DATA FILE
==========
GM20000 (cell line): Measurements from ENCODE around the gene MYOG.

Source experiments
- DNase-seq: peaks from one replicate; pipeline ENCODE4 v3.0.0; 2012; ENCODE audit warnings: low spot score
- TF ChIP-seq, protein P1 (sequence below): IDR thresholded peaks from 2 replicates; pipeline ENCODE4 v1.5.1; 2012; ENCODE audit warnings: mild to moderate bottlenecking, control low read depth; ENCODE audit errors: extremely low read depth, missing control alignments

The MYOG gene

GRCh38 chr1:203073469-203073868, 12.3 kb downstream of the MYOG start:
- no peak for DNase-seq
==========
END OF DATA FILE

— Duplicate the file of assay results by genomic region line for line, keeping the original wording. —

GM20000 (cell line): Measurements from ENCODE around the gene MYOG.

Source experiments
- DNase-seq: peaks from one replicate; pipeline ENCODE4 v3.0.0; 2012; ENCODE audit warnings: low spot score
- TF ChIP-seq, protein P1 (sequence below): IDR thresholded peaks from 2 replicates; pipeline ENCODE4 v1.5.1; 2012; ENCODE audit warnings: mild to moderate bottlenecking, control low read depth; ENCODE audit errors: extremely low read depth, missing control alignments

The MYOG gene

GRCh38 chr1:203073469-203073868, 12.3 kb downstream of the MYOG start:
- no peak for DNase-seq